Program 809,
  October 28, 2003

 

A. Scientists Discover a Way to Synthesize Coenzyme Q10

Narrator: This is Science Today. Most people don't think about taking a compound called Coenzyme Q10, or CoQ, as part of their daily nutrition. But according to biochemist Bruce Lipshutz of the University of California, Santa Barbara, although our bodies produce it, it's just as important a supplement as Vitamin C.

Lipshutz: The more people understand how important this is, I think it will catch on further. Without CoQ10 in our cells, we would have no life as we know it. It's responsible for respiration. It's part of the respiratory chain that brings energy to our cells, the currency of life.

Narrator: Today CoQ is only manufactured in Japan, but Lipshutz has discovered a way to synthesize the coenzyme that would make it readily available to Americans in a cheaper, more purified form.

Lipshutz: Much of the chemistry surrounding this process is pretty inexpensive. And if we can get the raw materials to be processed and purified for an economically attractive number, then we can get this to the point where it becomes viable.

Narrator: For Science Today, I'm Larissa Branin.

B. A Study of Fear May Lead to New Behavior Therapies

Narrator: This is Science Today. Fear is a primal response and because of this, it's one of the hardest senses for people with fear anxiety to control. But behavioral scientists at UCLA have discovered repeated exposure to a fear trigger with few breaks in between is more effective than shorter exposures over a longer period of time. Dr. Mark Barad co-led the study.

Barad: We use a model in which we make mice mildly afraid by giving them a mild foot shock paired with a tone, a sound, and then we get rid of that fear by playing the sound repeatedly to the mice and so as they hear the sound without getting any more shocks, they become less fearful of that sound.

Narrator: This finding is part of a range of studies being conducted on fear extinction.

Barad: We're interested in how people ultimately get over their fears and we study a model for the kind of psychotherapy that's done to get animals over their fear called extinction and fear conditioning. In fact, this is the model that inspired behavior therapy.

Narrator: For Science Today, I'm Larissa Branin.

C. A Neutron Star Theory Gains NASA Support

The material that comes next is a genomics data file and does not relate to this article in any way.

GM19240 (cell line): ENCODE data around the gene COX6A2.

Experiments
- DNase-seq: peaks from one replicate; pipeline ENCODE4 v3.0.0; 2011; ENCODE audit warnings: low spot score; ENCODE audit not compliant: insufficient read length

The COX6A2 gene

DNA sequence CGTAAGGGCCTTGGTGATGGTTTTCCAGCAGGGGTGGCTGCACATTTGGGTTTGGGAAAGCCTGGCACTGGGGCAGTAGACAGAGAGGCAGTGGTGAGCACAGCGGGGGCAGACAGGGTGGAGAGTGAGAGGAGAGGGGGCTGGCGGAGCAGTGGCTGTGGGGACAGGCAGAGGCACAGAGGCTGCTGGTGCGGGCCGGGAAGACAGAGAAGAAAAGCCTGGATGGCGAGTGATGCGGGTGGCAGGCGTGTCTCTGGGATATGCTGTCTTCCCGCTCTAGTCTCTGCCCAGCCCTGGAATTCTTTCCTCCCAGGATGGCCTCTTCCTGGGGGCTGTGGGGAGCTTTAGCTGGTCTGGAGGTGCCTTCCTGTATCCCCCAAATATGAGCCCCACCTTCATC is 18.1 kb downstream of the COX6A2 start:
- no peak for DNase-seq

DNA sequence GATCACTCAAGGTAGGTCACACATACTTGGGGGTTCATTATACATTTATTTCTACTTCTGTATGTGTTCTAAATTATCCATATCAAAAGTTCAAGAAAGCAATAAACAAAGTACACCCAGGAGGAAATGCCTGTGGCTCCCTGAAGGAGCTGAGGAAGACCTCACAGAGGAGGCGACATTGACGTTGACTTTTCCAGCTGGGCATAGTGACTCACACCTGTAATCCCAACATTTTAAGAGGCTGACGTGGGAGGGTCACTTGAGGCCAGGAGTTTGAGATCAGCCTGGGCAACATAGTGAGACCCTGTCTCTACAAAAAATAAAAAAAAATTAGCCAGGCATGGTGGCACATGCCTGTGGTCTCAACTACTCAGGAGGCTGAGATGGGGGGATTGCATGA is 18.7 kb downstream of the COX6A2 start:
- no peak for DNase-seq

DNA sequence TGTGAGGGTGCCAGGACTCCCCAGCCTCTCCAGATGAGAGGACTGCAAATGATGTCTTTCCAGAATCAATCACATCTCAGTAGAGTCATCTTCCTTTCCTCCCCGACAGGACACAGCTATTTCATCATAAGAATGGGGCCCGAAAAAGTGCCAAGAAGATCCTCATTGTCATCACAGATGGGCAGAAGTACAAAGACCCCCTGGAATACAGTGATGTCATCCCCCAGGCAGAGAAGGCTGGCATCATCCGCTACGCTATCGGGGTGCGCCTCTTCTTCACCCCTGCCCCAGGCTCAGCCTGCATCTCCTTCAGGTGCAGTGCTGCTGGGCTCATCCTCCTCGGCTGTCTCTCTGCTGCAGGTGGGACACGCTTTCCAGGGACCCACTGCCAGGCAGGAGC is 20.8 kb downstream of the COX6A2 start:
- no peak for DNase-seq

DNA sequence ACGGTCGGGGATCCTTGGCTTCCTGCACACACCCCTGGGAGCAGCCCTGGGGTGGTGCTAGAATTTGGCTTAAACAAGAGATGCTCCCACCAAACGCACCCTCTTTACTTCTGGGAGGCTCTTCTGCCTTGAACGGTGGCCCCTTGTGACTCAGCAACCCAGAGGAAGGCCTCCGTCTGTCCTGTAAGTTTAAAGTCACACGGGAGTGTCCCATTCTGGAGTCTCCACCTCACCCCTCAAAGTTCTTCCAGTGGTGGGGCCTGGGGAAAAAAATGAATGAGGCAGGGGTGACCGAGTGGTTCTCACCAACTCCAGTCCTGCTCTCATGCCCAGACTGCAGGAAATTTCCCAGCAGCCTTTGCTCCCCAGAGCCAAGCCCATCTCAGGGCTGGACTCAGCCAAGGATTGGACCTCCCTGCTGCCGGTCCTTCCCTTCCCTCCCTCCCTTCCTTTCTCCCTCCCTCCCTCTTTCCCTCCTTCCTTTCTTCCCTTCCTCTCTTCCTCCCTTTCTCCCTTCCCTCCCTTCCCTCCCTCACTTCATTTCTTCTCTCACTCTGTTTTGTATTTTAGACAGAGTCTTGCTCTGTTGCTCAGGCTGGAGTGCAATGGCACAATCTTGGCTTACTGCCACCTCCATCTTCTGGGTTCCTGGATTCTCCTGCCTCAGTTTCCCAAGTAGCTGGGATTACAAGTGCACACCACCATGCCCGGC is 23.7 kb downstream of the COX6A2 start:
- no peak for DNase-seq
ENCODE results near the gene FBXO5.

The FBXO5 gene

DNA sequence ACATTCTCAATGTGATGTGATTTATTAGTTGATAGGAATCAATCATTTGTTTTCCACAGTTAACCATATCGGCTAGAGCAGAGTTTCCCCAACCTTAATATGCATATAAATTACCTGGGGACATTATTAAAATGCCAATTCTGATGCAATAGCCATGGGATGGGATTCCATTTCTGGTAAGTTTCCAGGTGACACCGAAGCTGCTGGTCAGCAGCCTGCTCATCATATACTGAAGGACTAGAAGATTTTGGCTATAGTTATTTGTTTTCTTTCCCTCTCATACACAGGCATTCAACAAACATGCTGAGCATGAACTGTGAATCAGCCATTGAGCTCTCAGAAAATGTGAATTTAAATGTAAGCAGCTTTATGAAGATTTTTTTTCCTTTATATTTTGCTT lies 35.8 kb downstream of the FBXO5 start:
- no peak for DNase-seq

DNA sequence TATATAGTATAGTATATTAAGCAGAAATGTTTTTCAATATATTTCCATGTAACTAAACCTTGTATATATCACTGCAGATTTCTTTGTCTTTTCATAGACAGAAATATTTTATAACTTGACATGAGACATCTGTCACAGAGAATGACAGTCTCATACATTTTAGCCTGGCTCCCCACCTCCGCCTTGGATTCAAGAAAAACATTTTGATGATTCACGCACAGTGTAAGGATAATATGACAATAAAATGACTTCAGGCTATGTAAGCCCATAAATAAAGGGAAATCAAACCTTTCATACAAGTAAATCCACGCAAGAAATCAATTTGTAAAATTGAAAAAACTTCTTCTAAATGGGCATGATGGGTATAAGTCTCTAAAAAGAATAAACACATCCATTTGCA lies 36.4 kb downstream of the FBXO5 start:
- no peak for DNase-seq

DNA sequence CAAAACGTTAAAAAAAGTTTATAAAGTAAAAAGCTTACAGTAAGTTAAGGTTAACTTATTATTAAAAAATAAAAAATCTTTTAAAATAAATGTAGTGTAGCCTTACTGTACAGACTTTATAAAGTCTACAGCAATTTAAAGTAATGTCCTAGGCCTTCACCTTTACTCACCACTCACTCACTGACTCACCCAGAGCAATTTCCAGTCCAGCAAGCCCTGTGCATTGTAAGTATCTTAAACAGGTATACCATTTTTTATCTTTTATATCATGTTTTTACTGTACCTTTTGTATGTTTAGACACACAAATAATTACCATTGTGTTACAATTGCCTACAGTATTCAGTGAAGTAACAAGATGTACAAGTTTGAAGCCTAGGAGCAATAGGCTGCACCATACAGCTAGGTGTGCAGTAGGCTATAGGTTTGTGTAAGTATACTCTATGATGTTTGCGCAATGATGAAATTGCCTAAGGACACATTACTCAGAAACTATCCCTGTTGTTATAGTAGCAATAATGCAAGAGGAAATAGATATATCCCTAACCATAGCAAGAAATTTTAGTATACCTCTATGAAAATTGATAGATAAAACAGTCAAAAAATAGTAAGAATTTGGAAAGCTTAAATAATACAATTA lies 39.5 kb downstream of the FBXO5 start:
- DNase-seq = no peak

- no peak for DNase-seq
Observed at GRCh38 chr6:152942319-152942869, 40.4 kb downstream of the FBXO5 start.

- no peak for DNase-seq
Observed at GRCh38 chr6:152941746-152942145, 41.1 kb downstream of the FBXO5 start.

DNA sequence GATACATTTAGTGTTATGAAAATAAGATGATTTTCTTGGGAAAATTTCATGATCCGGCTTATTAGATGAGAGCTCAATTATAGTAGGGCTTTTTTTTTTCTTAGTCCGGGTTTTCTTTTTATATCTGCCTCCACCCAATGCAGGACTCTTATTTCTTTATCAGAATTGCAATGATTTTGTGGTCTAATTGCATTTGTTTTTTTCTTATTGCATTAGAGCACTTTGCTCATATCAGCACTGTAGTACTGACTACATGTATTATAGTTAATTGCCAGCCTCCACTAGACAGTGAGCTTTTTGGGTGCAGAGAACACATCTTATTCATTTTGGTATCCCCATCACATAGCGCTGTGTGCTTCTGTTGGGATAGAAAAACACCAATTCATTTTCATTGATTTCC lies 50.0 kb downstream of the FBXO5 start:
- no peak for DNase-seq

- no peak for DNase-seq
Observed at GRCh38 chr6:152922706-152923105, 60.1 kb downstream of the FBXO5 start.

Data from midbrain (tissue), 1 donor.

Narrator: This is Science Today. Neutron stars are the spinning, very compact remains of a more massive, exploded star. Physics professor Lars Bildsten of the University of California, Santa Barbara, developed a theory about the rotation rates of a neutron star, which recently received NASA support.

Bildsten: Many of these neutron stars are actually in binaries, where they are orbiting if you will, another star - much like the Sun. And those two stars orbiting each other are orbiting so close, the neutron star and a star like the Sun - that matter from the normal star is pulled off by the tidal field, forms a disc of matter around the neutron star and when that matter hits the neutron star, it forces it to spin up.

Narrator: The question left is what halts that spin up? Bildsten theorized the matter around the star causes it to slightly deform and send out ripples, or gravitational waves and these essentially set a 'speed limit' on the neutron star's rotation rate. While NASA supports the theory, the definitive test is about six years away. For Science Today, I'm Larissa Branin.

D. A Handheld Nuclear Detector Soon Available

Narrator: This is Science Today. Portable devices and other advanced technologies used to detect nuclear materials are under development at the Lawrence Livermore National Laboratory's Radiation Detection Center. Simon Labov, who directs the center, says they've adapted astrophysics technologies used at the Lab and applied them to these portable nuclear detectors.

Labov: That's the great thing about having a science laboratory like this where it's not just - the Lawrence Livermore Laboratory is not just a weapons laboratory, just a national security laboratory - we have all kinds of scientific things going on here and it makes a huge difference.

Narrator: The Radiation Detection Center is working on a whole suite of portable devices that use germanium - a detecting material that needs to be cooled by liquid nitrogen.

Labov: You don't want to be carrying this big heavy thing with liquid nitrogen pouring out. So we developed several versions of an instrument that uses an electromechanical cooler - basically a little refrigerator.

Narrator: Labov says this instrument is now being commercialized and will soon be available. For Science Today, I'm Larissa Branin.

E. A Call for More Testing of Mercury in Commercial Fish

Narrator: This is Science Today. Mercury is a toxic metal that is released into the air from power plants and certain industrial processes. It stays in the air for quite a while, giving it a chance to precipitate out into the water with the rain, where it then builds up in fish. Amy Kyle, an environmental health researcher at the University of California, Berkeley, says this process is called bioaccumulation.

Kyle: Once it gets into fish, it just stays there. It's not eliminated very fast, so fish can have concentrations of mercury in their tissue that can be hundreds of thousands or a million times higher than in the water. And people are exposed to mercury, particularly methyl mercury, which is the type we're concerned about here - by eating fish.

Narrator: Kyle conducted a study that found that 8 percent of American women of childbearing age have levels of blood mercury that are higher than recommended by the EPA.

Kyle: So it is a public health need to do some more testing of commercial fish and give women some good advice about what are the lower mercury fishes in their area. It will also vary from area to area.

Narrator: For Science Today, I'm Larissa Branin.

 

 

 

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